Inmates with mental illness neglected - page 3
by SDALPN | 3,158 Views | 24 Comments
They are out begging for nurses. I always wondered why none of the nurses I know would work for them. Also wondered why they needed nurses so bad with the state benefits and all. This is absolutely horrible. Dogs live better... Read More
- 2Nov 16, '11 by DoGoodThenGoQuote from SweettartRNIf you're speaking of people who commit murder or even mass killings then suddenly claim they have "mental" issues then I *might* agree with you. However given how many suffering from genuine physiatric illnesses are treated in this country can't see any real benefit from gaming the system.I disagree. I feel that many patients use or hide behind mental illness so that they don't have to take responsibility for their actions. In fact, I have seen it first hand.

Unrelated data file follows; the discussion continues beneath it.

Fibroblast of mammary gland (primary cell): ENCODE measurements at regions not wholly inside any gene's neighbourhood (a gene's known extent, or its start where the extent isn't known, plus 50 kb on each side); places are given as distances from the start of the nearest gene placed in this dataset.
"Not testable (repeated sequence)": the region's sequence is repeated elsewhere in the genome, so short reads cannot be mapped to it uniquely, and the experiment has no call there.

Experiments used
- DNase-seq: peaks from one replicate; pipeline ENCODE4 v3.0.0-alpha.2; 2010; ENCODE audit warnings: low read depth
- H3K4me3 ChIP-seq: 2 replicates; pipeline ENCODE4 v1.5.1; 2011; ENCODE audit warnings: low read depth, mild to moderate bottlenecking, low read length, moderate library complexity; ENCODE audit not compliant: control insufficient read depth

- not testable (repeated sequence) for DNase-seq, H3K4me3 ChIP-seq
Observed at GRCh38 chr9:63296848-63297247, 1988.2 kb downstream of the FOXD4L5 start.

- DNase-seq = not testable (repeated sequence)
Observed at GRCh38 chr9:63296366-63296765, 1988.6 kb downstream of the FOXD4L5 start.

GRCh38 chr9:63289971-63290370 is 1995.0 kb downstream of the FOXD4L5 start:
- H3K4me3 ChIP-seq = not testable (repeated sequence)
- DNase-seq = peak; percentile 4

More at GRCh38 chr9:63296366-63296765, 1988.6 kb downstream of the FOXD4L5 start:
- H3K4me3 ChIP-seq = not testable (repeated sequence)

The real sad thing is that many of these person in jail or prison wouldn't have come into contact with the legal system if they had access to proper treatments/meds and supportive housing. That was how things were supposed to happen when the new era of drugs came on the market allowing mental illness to be treated and thus prompting the emptying out and closure of facilities.
Now with a shortage of treatment options along with federal, state and local governments unable or unwilling to properly fund, these persons are falling through the cracks and end up incarcerated; which by the way costs more than providing initial treatment in the first place.